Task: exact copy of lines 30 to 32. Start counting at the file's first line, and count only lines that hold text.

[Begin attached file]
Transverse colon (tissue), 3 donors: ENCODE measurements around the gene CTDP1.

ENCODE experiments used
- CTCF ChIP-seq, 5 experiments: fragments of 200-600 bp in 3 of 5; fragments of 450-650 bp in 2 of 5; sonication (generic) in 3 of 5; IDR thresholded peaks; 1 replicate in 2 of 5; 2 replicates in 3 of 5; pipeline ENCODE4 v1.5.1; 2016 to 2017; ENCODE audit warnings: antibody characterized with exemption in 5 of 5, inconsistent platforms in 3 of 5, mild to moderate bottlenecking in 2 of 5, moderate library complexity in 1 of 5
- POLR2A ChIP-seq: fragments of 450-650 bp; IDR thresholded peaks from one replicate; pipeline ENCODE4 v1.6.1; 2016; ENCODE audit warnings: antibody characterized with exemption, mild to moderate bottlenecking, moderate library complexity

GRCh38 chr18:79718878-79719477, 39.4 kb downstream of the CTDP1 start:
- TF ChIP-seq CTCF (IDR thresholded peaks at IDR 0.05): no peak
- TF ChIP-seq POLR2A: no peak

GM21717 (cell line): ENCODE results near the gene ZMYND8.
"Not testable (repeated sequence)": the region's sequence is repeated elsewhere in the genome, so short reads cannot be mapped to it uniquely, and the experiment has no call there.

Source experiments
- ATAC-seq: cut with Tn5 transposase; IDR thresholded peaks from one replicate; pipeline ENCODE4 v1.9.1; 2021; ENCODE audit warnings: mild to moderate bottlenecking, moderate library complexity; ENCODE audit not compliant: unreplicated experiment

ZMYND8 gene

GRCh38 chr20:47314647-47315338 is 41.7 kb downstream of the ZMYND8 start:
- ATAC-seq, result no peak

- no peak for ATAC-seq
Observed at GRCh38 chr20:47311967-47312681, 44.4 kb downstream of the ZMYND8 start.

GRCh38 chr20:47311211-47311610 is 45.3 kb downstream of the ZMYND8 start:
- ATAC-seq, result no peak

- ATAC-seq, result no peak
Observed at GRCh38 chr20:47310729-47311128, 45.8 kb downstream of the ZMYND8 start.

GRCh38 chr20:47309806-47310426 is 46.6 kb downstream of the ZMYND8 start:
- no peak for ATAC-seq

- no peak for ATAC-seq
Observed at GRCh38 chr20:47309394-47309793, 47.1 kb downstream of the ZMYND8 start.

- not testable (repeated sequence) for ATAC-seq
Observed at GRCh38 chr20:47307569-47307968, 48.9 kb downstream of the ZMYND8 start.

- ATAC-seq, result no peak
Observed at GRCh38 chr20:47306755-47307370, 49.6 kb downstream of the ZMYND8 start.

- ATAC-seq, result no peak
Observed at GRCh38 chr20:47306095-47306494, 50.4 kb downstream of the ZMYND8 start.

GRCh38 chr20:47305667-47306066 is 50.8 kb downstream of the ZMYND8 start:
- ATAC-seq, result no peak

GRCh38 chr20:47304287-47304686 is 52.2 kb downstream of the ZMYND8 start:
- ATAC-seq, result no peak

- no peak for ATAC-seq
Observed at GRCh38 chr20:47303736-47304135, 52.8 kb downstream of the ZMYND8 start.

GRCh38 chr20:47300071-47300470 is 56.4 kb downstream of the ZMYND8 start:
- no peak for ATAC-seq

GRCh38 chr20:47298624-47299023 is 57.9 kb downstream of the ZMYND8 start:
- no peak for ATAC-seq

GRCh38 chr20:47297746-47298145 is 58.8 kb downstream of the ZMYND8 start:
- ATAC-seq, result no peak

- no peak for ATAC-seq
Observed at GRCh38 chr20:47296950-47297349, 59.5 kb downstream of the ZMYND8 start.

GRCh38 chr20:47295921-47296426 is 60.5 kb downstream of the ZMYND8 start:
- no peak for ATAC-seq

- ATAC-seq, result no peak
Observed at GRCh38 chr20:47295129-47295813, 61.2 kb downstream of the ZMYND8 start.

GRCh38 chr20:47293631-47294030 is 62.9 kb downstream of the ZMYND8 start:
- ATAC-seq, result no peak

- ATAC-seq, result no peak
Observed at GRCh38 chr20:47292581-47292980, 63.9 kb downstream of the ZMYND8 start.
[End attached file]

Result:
Observed at GRCh38 chr20:47306095-47306494, 50.4 kb downstream of the ZMYND8 start.

GRCh38 chr20:47305667-47306066 is 50.8 kb downstream of the ZMYND8 start:
- ATAC-seq, result no peak